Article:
They were worth the wait.

The new  standards are tough and will change the food landscape in schools much for the better.  They are summarized in a handy flier.   The new rules require:

  • Snacks to be rich in whole grains, have real food as a first ingredient, and provide nutritional value.
  • Drinking water to be available to all students at no cost.
  • Other drinks to contain no more than 40 calories per 8 fl oz, or 60 calories per 12 fl oz.  This excludes all regular sodas, even Gatorade. 

USDA summarizes the changes in its Smart Snacks in School Infographic:

Competitive foods have long been a bone of contention.  They compete for kids’ food money with the school meals.  Although USDA regulates where and when they can be sold, schools routinely violate such rules.  I’ve seen for myself  how many schools allow vending machines to be open during lunch periods.

The USDA issued nutrition standards for school meals early in 2012, but it’s taken this long to issue the ones for competitive foods, no doubt because of the expected uproar from food and drink producers whose products will now be excluded.

To back up the rules, the USDA has produced a vast array of materials and documents.

One web page is devoted to a toolkit of materials for “the healthier school day.”

A separate web page links to all of the legislative and other documents, videos, issue briefs, Q and A’s, statement from First Lady Michele Obama, and other items of technical assistance to the new “smart snacks in schools” program and rules.

Also see:

But note: the rule is “interim” because the 120-day comment period is now open.  USDA can still make plenty of changes.  Schools will have a year to implement the final standards.

Watch the lobbying begin.

You think there won’t be opposition?  Think again.

The Government Accountability Office (GAO) has just released a report recommending that USDA ease off on restricting the amount of meat and grains allowed in the school meal standards that went into effect this year.   Apparently, USDA agrees.  GAO reports are usually requested by members of Congress and this one is no exception.  Guess which party these particular requesters belong to, and who funds their election campaigns.

USDA deserves much applause and support for its courage in issuing rules for competitive foods that might actually help kids stay healthier.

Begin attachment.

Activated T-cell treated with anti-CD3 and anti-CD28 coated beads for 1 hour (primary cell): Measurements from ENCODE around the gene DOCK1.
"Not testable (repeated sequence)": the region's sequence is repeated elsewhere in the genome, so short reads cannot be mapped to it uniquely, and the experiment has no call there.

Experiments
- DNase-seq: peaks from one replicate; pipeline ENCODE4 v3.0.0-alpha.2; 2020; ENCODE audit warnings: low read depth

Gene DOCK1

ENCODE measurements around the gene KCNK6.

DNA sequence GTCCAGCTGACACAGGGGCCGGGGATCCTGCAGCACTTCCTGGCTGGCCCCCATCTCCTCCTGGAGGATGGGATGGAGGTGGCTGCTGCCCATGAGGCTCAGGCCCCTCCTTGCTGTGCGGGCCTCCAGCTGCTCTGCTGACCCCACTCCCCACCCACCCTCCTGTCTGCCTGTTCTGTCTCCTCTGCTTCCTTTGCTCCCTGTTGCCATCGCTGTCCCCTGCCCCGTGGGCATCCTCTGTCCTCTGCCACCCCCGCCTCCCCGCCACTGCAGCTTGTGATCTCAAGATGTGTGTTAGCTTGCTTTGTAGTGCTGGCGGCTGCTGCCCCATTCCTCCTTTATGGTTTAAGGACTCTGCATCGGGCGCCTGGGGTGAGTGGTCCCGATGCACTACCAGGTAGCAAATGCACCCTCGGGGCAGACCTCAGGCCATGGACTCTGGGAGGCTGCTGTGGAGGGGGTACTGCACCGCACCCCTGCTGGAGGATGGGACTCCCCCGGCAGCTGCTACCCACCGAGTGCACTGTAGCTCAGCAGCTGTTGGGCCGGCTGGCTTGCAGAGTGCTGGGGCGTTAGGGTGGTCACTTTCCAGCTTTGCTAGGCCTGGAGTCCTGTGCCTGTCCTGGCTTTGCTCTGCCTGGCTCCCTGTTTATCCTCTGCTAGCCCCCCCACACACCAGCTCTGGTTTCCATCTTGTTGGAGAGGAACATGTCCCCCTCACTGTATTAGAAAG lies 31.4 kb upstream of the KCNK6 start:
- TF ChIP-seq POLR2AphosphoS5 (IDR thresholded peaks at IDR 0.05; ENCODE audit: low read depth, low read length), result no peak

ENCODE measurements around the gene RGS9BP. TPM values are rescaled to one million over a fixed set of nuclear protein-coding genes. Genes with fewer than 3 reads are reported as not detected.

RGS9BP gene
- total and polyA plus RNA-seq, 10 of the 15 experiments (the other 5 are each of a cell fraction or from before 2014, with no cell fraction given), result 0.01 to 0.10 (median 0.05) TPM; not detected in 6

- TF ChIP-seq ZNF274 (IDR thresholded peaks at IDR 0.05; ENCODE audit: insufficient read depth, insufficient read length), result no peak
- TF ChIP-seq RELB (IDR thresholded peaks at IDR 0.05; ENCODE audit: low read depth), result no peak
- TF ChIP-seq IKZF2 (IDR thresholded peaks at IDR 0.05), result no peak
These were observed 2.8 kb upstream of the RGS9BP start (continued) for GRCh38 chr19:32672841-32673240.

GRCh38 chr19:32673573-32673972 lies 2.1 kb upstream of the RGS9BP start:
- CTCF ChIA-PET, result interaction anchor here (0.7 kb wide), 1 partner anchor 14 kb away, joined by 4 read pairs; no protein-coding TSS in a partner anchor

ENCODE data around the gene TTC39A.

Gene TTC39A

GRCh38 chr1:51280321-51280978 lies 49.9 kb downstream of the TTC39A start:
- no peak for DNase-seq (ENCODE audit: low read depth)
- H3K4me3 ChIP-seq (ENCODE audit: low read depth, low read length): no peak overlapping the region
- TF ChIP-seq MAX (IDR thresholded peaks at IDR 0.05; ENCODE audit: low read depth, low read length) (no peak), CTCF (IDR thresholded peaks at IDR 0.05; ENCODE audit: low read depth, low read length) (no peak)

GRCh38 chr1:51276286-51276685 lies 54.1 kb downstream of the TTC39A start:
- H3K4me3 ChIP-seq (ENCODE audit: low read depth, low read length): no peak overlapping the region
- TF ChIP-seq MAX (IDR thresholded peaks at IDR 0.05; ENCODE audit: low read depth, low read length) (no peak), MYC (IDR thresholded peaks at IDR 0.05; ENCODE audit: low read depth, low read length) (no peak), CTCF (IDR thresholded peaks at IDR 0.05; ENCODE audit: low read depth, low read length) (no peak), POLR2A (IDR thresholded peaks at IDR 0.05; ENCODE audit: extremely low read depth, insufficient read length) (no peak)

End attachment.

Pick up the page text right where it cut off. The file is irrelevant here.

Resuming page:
Jun 27 2013

World Health Organization takes on the food industry

I’ve just been sent a copy of  the opening address given by the Director-General of the World Health Organization, Dr Margaret Chan, to a Global Conference on Health Promotion in Helsinki on June 10.

Here is an excerpt from her extraordinary remarks:

Today, getting people to lead healthy lifestyles and adopt healthy behaviours faces opposition from forces that are not so friendly.  Not at all.

Efforts to prevent noncommunicable [chronic] diseases go against the business interests of powerful economic operators.

In my view, this is one of the biggest challenges facing health promotion…it is not just Big Tobacco anymore.  Public health must also contend with Big Food, Big Soda,and Big Alcohol.

All of these industries fear regulation, and protect themselves by using the same tactics.

Research has documented these tactics well. They include front groups, lobbies, promises of self-regulation, lawsuits, and industry-funded research that confuses the evidence and keeps the public in doubt.

Tactics also include gifts, grants, and contributions to worthy causes that cast these industries as respectable corporate citizens in the eyes of politicians and the public.

They include arguments that place the responsibility for harm to health on individuals, and portray government actions as interference in personal liberties and free choice.

This is formidable opposition. Market power readily translates into political power…

Not one single country has managed to turn around its obesity epidemic in all age groups.  This is not a failure of individual will-power. This is a failure of political will to take on big business…

I am deeply concerned by two recent trends.

The first relates to trade agreements. Governments introducing measures to protect the health of their citizens are being taken to court, and challenged in litigation. This is dangerous.

The second is efforts by industry to shape the public health policies and strategies that affect their products. When industry is involved in policy-making, rest assured that the most effective control measures will be downplayed or left out entirely. This, too, is well documented, and dangerous.

In the view of WHO, the formulation of health policies must be protected from distortion by commercial or vested interests.

Dr. Chan was courageous to say this so clearly.  Would that our health officials would be as brave.

Jun 26 2013

Eat, Drink, Vote: my (single) advance copy!

I’m happy to report that my advance copy of Eat, Drink, Vote: An Illustrated Guide to Food Politics arrived yesterday afternoon.  This book is my summary of the current state of food politics, illustrated with about 250 cartoons from 40 terrific cartoonists.

It’s really fun (if I must say so myself).

Read about it on its own page here.  Bookstores are taking orders.

It comes out the first week in September.